When Amal fled Syria with her three young children she brought only what she had could carry for the long journey ahead.
Each child had just two changes of clothes - everything else had been left behind.
“We used to have a car, a shop and a house,” she says, sitting on the floor in a barely furnished room in the Jordanian capital, Amman.
Amal is just one of the many thousands of Syrian refugee women who are the head of their household due to the decade-long civil war. Amal’s husband was killed when the bus he was travelling in was hit by a bomb.
Over 80 per cent of Syrian refugees live in urban areas of Jordan. They have to find money for all the usual living expenses such as rent, food, school supplies and medical expenses.
But for women, it’s difficult to secure work. Since 2016, only four per cent of refugee work permits have gone to women.
Without a regular income, many women are forced to borrow money which leaves them vulnerable to exploitation by unscrupulous agents or landlords, or they resort to other negative coping strategies such as restricting their own food so their children can eat.
Children often stay home from school when money is tight so that their families can save on the cost of books and transport. There are 233,000 school-age Syrian refugee children in Jordan but only 136,000 of them attend formal education.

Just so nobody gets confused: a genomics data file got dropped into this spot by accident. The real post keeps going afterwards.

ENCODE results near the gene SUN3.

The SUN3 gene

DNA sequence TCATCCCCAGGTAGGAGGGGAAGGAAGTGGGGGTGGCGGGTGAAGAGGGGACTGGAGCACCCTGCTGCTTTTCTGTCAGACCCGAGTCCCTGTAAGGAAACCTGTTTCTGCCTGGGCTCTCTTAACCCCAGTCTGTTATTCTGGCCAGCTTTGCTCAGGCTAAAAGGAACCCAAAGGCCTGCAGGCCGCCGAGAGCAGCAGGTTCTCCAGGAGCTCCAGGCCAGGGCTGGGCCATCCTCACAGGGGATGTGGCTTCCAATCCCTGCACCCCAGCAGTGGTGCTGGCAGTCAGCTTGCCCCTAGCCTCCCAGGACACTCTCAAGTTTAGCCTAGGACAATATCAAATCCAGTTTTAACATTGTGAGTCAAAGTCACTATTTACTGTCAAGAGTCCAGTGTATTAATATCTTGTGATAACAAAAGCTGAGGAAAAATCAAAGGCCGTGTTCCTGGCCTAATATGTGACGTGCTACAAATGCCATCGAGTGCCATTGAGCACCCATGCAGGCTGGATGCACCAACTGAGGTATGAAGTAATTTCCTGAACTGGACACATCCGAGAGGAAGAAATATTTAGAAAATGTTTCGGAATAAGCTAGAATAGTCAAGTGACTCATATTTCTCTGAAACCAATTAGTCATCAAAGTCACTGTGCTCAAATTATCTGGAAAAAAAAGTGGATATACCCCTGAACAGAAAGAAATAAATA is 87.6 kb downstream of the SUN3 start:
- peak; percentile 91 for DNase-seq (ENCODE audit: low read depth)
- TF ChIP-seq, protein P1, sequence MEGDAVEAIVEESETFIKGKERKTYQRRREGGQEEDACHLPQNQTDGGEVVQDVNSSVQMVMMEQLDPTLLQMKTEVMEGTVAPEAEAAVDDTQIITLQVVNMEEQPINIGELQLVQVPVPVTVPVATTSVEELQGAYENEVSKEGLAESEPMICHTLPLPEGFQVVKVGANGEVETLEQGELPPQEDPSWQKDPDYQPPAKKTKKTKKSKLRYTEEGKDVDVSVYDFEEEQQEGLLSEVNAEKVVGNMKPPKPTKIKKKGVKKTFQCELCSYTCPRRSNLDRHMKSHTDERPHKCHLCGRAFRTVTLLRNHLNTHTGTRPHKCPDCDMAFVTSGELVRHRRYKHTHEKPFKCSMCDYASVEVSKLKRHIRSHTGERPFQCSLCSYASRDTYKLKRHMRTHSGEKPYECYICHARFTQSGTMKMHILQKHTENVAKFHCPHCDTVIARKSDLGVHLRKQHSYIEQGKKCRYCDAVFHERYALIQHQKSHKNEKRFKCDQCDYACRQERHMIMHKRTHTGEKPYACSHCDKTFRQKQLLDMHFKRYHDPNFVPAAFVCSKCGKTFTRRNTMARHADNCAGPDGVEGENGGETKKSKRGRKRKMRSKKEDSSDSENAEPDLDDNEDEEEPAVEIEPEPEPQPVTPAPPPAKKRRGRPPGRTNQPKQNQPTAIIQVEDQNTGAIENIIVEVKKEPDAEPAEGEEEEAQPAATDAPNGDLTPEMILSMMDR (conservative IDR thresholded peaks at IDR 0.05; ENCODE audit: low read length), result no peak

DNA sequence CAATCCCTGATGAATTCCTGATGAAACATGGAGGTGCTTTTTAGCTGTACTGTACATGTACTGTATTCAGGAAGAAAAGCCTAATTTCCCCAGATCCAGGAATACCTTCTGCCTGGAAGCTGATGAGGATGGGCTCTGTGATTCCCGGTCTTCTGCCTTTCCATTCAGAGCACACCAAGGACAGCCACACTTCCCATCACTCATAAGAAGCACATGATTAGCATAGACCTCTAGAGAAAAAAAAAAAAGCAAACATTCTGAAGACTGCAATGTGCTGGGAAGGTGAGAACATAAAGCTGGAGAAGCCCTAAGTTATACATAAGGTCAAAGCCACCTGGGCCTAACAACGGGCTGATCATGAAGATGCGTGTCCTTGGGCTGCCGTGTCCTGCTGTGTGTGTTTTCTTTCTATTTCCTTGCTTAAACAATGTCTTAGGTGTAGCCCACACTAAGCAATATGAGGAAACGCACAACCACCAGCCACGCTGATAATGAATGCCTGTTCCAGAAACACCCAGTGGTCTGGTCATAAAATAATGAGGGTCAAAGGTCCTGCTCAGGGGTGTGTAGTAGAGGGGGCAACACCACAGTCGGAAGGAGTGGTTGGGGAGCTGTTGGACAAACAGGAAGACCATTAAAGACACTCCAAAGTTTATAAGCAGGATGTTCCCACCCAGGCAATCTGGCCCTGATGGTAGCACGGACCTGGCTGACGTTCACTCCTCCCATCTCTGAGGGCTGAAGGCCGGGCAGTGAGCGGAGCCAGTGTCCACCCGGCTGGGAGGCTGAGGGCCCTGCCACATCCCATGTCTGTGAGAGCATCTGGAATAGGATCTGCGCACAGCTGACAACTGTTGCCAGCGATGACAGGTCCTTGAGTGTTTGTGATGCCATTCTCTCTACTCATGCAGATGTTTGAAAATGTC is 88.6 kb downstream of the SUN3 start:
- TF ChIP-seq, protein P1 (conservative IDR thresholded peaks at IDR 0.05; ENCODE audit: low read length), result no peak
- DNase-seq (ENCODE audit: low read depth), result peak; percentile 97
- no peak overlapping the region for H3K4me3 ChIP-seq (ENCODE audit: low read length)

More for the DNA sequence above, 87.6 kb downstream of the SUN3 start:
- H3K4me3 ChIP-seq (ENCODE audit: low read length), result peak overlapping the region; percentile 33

Schooling is important to Amal, who takes obvious pride in her children’s drawings.
When she learnt that she would receive financial support from UNHCR, Amal set aside part of the money to cover their school expenses. The rest of the funds she receives through the cash assistance programme pays for her rent and nutritious food for her children.
Without the constant worry about living costs, Amal can help build a better future for herself and her family.
Without financial support, Fatima's son couldn't get the cancer treatment he needs
The majority of funds raised by Australia for UNHCR are directed to UNHCR’s emergency operations, providing the ready funds and resources to respond quickly and effectively in situations of crisis and disaster.